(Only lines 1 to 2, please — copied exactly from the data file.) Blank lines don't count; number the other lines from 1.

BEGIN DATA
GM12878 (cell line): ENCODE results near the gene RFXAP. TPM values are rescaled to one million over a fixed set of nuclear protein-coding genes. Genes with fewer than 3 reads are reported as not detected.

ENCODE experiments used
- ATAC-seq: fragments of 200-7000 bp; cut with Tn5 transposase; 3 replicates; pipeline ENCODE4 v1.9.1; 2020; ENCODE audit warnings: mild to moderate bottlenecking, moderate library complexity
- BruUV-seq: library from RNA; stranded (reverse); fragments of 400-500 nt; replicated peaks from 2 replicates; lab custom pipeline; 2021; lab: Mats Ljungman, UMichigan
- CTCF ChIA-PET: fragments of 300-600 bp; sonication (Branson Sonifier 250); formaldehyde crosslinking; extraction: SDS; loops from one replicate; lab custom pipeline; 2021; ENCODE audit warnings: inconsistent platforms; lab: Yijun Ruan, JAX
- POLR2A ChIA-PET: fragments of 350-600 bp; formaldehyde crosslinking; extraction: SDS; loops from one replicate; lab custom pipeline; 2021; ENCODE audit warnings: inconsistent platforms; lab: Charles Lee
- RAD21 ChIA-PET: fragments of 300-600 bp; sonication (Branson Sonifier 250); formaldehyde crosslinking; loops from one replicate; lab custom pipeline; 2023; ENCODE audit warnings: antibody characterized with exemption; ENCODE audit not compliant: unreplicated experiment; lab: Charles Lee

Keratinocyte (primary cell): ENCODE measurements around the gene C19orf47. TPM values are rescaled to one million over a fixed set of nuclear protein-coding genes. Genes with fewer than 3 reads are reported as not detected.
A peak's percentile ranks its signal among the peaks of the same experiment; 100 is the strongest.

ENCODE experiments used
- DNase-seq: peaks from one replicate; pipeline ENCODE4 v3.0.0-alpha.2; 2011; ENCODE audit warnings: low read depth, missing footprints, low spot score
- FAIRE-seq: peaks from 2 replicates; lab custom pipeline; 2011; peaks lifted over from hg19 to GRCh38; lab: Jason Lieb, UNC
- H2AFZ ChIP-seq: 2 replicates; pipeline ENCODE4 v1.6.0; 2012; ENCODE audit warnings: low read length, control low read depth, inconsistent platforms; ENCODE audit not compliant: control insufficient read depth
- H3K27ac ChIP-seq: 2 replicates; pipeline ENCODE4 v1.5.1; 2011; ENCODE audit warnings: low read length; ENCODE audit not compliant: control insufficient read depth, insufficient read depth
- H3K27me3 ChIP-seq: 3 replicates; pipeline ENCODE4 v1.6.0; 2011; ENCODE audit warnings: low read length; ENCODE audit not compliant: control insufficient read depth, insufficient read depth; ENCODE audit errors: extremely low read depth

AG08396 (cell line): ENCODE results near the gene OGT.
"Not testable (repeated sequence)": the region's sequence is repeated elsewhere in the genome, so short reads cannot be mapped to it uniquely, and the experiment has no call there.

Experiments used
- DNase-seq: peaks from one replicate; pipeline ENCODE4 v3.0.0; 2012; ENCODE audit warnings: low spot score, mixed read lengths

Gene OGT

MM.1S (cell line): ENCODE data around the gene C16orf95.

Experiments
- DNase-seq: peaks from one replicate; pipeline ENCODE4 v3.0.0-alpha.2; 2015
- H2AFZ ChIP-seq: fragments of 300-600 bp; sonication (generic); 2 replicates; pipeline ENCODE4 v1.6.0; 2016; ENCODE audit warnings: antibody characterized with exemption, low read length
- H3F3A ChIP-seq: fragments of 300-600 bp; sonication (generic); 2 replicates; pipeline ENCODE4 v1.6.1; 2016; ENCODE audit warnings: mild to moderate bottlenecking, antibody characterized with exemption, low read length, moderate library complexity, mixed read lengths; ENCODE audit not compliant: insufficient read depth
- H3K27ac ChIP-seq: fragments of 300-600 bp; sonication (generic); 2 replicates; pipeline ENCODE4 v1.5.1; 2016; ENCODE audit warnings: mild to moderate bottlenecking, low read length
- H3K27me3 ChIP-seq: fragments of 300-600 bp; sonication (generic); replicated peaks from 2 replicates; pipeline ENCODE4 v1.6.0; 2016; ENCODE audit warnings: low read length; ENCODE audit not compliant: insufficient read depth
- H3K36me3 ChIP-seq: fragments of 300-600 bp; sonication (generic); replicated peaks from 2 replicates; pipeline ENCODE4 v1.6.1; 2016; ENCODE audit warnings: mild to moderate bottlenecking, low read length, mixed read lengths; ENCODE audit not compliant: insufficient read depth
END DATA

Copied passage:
GM12878 (cell line): ENCODE results near the gene RFXAP. TPM values are rescaled to one million over a fixed set of nuclear protein-coding genes. Genes with fewer than 3 reads are reported as not detected.

ENCODE experiments used